- Taiwo Ogunmola Omilani (24 July 2014). "Chibok Abduction: NANS Describes Jonathan As Incompetent". Leadership, Nigeria. Retrieved August 2014. Check date values in:
- "One month after Chibok girls' abduction". The Nation, Nigeria. 15 May 2014. Retrieved August 2014. Check date values in:
- Daniel Magnowski (10 September 2014). "Nigeria's President Jonathan Bans 'Bring Back Goodluck' Campaign". Bloomberg. Retrieved 20 November 2014.
- Felix Onuah (11 November 2014). "Nigeria's Jonathan seeks second term, vows to beat Boko Haram". Reuters. Retrieved 11 November 2014.
- Liz Ford (16 February 2016). "Women freed from Boko Haram rejected for bringing 'bad blood' back home". The Guardian. Retrieved 15 July 2016.
- Emmanuel Tummanjong (17 May 2014). "Chinese Workers Kidnapped by Suspected Boko Haram Militants in Cameroon". The Wall Street Journal. Retrieved 20 December 2014.
- Natasha Culzac (11 October 2014). "Boko Haram releases 27 hostages including Deputy PM's wife, Cameroon says". The Independent. Retrieved 20 December 2014.
- "Boko Haram plans more attacks, recruits many young people". Vanguard. 8 August 2014. Retrieved 8 August 2014.
- "'Islamist militants' kill 10 in northern Cameroon". BBC. 6 August 2014. Retrieved 8 August 2014.
- Haruna Umar (7 August 2014). "Boko Haram takes Nigeria town, resident says". Yahoo! News. Archived from the original on 18 October 2014. Retrieved August 2014. Check date values in:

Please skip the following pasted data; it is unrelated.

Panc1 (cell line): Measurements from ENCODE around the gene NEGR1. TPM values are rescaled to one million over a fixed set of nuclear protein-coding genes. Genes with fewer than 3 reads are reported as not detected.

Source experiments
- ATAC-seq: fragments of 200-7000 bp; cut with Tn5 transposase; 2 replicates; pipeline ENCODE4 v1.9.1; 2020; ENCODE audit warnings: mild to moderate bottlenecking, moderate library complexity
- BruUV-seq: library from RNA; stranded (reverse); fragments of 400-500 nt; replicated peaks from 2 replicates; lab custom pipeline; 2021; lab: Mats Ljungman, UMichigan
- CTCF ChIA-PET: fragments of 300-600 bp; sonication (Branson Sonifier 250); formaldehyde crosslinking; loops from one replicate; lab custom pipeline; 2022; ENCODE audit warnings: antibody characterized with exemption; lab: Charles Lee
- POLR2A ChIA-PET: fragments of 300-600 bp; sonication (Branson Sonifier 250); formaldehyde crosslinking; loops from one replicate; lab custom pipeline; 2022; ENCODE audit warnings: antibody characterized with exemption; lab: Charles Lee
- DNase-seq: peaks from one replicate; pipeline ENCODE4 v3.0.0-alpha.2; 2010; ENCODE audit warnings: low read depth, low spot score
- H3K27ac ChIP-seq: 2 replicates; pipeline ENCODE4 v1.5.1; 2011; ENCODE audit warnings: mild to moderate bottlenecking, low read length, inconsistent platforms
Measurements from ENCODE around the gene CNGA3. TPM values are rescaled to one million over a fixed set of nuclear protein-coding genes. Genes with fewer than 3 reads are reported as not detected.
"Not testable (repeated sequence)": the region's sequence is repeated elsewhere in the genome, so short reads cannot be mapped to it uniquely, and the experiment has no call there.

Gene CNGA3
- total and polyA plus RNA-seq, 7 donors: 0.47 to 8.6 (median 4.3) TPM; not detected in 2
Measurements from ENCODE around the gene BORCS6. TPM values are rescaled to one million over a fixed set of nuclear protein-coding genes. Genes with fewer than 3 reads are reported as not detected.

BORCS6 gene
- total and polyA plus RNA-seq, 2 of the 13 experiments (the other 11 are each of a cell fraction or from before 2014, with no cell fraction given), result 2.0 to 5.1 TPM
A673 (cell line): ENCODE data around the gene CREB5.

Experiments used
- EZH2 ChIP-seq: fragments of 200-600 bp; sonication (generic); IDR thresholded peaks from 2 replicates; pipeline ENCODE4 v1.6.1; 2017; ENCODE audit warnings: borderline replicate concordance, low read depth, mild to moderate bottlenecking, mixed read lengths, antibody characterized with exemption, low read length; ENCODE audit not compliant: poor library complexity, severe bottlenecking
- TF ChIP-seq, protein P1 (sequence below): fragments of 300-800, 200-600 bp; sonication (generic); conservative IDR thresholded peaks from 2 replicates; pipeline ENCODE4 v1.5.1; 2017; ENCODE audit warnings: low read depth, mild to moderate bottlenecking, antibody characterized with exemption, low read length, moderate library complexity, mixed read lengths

- "Cameroon receives 8,000 refugees fleeing Boko Haram in Nigeria". Nigerian Tribune. 13 July 2014. Archived from the original on 11 August 2014. Retrieved August 2014. Check date values in:
- "Cameroon: Malnutrition Hits Children Arriving From Central African Republic". World Food Program. Retrieved August 2014. Check date values in:
- "Nigerian overnight refugees worry Cameroon". IRIN. 24 December 2013. Retrieved August 2014. Check date values in:
- "UN agency, partners appeal for $34 million for Nigerian refugees". UN News Centre. 16 September 2014. Retrieved September 2014. Check date values in:
- "Boko Haram commander reportedly killed in clash with Nigerian forces". The Guardian. Associated Press. 13 September 2014. Retrieved September 2014. Check date values in:
- "Nigeria and neighbours hold talks on Boko Haram's rapid advance". The Guardian. Agence France-Presse. 3 September 2014. Retrieved September 2014. Check date values in:
- "Boko Haram kills scores in raid on Nigerian town". The Guardian. Reuters. 2 September 2014. Retrieved September 2014. Check date values in:
- "Hundreds flee homes in northern Nigeria as Boko Haram move in". The Guardian. Associated Press. 5 September 2014. Retrieved September 2014. Check date values in: